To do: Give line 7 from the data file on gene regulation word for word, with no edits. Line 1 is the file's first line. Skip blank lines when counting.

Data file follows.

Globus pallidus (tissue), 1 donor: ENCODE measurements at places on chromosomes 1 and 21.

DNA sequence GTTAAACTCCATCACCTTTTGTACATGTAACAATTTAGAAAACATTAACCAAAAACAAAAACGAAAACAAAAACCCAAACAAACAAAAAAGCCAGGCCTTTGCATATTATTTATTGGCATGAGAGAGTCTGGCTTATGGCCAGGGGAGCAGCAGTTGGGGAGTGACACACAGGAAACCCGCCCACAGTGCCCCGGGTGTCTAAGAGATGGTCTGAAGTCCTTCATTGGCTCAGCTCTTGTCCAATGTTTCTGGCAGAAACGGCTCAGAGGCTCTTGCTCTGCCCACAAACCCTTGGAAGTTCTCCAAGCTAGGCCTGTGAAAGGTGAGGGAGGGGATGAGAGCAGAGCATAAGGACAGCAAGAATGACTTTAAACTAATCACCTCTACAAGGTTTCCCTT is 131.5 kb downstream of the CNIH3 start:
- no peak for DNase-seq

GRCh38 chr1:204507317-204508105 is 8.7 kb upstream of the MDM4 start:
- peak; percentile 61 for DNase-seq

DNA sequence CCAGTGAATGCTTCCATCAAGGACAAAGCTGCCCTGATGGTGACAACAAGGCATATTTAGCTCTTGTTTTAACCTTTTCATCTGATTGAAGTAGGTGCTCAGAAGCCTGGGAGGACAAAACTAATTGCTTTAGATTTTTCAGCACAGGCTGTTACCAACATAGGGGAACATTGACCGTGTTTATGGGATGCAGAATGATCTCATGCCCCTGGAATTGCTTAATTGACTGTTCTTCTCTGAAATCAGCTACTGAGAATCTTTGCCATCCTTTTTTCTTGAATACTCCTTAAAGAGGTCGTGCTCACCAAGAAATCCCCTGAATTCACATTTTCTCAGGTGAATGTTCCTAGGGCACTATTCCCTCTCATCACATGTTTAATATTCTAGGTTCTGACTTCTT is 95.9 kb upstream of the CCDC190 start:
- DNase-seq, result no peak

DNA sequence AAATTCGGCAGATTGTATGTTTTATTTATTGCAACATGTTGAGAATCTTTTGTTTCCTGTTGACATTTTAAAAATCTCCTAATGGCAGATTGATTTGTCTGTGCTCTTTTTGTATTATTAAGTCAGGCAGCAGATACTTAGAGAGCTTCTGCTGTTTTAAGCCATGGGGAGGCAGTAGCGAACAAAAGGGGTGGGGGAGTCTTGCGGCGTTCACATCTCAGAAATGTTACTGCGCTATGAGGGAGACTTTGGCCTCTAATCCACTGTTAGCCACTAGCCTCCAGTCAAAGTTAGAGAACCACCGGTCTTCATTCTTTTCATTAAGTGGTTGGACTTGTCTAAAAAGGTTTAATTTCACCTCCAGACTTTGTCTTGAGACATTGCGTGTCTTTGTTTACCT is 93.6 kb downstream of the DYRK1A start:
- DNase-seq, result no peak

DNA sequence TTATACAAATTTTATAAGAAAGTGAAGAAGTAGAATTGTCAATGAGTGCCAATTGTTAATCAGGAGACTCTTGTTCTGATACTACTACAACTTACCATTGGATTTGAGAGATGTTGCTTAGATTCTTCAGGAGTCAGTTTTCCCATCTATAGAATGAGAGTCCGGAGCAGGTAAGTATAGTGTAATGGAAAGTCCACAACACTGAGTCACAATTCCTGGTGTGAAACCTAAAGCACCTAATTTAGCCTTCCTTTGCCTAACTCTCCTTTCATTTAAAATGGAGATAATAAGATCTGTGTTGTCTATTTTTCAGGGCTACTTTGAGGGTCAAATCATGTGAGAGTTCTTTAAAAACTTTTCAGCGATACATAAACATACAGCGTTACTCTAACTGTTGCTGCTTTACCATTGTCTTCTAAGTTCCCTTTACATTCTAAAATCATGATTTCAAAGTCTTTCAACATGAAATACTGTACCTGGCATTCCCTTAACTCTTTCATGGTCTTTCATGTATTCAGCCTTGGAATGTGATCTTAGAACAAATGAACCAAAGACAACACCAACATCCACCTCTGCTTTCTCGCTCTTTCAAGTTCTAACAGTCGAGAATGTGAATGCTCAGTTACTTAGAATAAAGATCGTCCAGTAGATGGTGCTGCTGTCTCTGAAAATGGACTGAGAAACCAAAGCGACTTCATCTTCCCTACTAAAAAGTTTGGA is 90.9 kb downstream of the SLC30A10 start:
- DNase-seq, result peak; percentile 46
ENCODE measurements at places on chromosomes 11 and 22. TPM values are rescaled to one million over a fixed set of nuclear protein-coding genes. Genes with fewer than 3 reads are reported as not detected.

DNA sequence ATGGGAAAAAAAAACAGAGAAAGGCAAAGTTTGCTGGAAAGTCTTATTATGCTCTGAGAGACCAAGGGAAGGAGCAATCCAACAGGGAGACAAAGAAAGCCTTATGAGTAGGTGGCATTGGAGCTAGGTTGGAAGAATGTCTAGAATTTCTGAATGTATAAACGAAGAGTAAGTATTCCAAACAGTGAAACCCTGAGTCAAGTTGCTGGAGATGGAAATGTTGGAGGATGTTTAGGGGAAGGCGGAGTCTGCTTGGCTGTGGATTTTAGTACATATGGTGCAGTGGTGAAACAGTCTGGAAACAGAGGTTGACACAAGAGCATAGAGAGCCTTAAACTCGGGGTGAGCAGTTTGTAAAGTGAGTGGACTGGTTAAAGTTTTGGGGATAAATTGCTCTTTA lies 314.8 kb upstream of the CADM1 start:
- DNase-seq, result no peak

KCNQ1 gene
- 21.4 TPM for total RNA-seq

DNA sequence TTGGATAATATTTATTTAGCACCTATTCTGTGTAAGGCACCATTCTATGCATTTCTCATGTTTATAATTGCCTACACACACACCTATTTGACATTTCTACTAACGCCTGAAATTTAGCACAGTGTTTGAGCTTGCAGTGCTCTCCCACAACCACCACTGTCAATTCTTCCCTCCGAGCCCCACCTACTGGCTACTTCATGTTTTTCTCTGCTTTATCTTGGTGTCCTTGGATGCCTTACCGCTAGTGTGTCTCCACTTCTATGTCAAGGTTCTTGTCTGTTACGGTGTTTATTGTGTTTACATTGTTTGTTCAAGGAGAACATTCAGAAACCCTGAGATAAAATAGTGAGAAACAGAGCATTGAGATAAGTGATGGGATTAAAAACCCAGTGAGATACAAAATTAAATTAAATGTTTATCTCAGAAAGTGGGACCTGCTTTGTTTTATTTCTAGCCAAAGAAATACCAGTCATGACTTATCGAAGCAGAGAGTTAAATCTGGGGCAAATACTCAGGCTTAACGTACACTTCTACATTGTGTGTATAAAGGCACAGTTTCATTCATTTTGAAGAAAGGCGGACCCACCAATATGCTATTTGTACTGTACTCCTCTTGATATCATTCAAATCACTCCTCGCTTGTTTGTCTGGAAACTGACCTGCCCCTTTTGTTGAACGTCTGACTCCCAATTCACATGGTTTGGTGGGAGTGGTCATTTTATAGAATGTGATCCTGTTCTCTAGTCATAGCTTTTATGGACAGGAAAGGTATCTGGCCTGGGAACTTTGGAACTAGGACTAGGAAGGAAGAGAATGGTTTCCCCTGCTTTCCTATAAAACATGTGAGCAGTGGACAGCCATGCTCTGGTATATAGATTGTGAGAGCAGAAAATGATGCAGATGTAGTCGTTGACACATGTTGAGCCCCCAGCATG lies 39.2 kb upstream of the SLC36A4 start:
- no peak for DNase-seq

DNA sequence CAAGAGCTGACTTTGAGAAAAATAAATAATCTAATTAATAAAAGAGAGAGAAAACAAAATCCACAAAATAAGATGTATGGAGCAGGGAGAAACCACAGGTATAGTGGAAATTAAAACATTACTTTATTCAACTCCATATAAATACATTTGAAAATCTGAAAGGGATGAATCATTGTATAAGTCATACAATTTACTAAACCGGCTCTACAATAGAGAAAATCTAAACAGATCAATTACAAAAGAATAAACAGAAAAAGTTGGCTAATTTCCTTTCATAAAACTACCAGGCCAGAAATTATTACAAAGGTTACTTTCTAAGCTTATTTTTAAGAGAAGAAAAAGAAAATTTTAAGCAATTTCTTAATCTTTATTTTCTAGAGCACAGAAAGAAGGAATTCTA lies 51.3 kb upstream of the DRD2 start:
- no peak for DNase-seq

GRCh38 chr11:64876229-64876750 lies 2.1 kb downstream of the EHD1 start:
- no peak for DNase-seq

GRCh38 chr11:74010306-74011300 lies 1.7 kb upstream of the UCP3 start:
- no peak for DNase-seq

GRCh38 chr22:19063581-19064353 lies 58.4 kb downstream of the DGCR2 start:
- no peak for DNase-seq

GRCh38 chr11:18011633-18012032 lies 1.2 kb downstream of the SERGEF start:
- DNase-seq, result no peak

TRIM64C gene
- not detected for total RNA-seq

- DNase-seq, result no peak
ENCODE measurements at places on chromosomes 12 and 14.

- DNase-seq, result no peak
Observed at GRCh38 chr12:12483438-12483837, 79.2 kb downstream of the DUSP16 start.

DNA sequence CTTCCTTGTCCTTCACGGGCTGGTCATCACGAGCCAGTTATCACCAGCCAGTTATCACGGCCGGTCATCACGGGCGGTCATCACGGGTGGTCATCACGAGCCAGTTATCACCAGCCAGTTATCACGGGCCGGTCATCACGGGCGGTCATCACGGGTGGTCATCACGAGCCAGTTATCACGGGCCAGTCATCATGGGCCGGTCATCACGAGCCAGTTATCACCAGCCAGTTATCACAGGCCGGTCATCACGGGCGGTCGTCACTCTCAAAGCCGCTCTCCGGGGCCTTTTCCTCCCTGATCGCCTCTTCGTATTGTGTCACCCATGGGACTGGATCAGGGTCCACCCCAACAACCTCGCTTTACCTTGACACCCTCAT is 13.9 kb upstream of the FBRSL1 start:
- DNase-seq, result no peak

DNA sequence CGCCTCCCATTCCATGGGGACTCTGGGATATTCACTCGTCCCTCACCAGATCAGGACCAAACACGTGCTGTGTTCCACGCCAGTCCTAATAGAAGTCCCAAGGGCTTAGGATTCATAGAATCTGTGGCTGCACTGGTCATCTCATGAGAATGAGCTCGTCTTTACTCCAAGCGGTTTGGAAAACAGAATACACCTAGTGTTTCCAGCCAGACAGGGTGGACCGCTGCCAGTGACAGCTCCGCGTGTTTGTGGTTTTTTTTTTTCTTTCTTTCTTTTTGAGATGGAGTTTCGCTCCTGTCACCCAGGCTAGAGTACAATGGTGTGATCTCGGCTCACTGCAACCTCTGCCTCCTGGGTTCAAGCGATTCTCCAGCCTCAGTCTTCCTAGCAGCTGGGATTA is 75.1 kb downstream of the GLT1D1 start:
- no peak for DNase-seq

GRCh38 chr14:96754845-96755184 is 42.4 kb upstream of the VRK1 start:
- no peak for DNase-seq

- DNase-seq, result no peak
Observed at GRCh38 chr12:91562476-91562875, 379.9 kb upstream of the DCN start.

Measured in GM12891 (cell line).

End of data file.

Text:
- DNase-seq, result no peak